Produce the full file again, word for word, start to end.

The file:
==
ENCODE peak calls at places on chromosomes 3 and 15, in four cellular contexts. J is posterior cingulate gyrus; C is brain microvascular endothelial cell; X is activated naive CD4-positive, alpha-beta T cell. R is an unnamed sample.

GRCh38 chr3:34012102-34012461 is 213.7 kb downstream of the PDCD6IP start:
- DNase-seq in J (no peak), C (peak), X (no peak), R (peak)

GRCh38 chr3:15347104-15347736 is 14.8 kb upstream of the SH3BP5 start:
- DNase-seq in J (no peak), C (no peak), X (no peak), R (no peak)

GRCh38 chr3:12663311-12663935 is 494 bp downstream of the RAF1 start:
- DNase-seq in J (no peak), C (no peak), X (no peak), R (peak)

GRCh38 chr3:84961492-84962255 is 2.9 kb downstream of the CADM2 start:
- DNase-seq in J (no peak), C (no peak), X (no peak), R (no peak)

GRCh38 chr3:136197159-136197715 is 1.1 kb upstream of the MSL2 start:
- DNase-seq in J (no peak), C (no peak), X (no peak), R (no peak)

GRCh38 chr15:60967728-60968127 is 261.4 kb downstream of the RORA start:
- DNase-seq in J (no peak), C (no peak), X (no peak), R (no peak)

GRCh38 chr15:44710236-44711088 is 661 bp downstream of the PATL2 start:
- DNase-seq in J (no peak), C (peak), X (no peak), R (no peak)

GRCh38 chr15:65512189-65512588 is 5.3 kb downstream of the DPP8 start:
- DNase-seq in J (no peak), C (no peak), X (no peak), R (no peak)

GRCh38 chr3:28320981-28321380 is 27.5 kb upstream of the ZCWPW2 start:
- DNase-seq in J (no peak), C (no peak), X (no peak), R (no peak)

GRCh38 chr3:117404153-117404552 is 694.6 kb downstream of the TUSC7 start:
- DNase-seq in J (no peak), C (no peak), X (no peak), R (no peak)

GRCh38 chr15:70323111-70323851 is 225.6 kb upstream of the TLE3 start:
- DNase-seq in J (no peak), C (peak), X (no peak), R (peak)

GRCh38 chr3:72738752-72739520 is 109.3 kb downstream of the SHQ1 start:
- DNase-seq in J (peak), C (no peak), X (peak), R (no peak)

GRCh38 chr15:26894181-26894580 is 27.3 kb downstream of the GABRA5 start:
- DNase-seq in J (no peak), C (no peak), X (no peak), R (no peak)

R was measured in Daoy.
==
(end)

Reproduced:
ENCODE peak calls at places on chromosomes 3 and 15, in four cellular contexts. J is posterior cingulate gyrus; C is brain microvascular endothelial cell; X is activated naive CD4-positive, alpha-beta T cell. R is an unnamed sample.

GRCh38 chr3:34012102-34012461 is 213.7 kb downstream of the PDCD6IP start:
- DNase-seq in J (no peak), C (peak), X (no peak), R (peak)

GRCh38 chr3:15347104-15347736 is 14.8 kb upstream of the SH3BP5 start:
- DNase-seq in J (no peak), C (no peak), X (no peak), R (no peak)

GRCh38 chr3:12663311-12663935 is 494 bp downstream of the RAF1 start:
- DNase-seq in J (no peak), C (no peak), X (no peak), R (peak)

GRCh38 chr3:84961492-84962255 is 2.9 kb downstream of the CADM2 start:
- DNase-seq in J (no peak), C (no peak), X (no peak), R (no peak)

GRCh38 chr3:136197159-136197715 is 1.1 kb upstream of the MSL2 start:
- DNase-seq in J (no peak), C (no peak), X (no peak), R (no peak)

GRCh38 chr15:60967728-60968127 is 261.4 kb downstream of the RORA start:
- DNase-seq in J (no peak), C (no peak), X (no peak), R (no peak)

GRCh38 chr15:44710236-44711088 is 661 bp downstream of the PATL2 start:
- DNase-seq in J (no peak), C (peak), X (no peak), R (no peak)

GRCh38 chr15:65512189-65512588 is 5.3 kb downstream of the DPP8 start:
- DNase-seq in J (no peak), C (no peak), X (no peak), R (no peak)

GRCh38 chr3:28320981-28321380 is 27.5 kb upstream of the ZCWPW2 start:
- DNase-seq in J (no peak), C (no peak), X (no peak), R (no peak)

GRCh38 chr3:117404153-117404552 is 694.6 kb downstream of the TUSC7 start:
- DNase-seq in J (no peak), C (no peak), X (no peak), R (no peak)

GRCh38 chr15:70323111-70323851 is 225.6 kb upstream of the TLE3 start:
- DNase-seq in J (no peak), C (peak), X (no peak), R (peak)

GRCh38 chr3:72738752-72739520 is 109.3 kb downstream of the SHQ1 start:
- DNase-seq in J (peak), C (no peak), X (peak), R (no peak)

GRCh38 chr15:26894181-26894580 is 27.3 kb downstream of the GABRA5 start:
- DNase-seq in J (no peak), C (no peak), X (no peak), R (no peak)

R was measured in Daoy.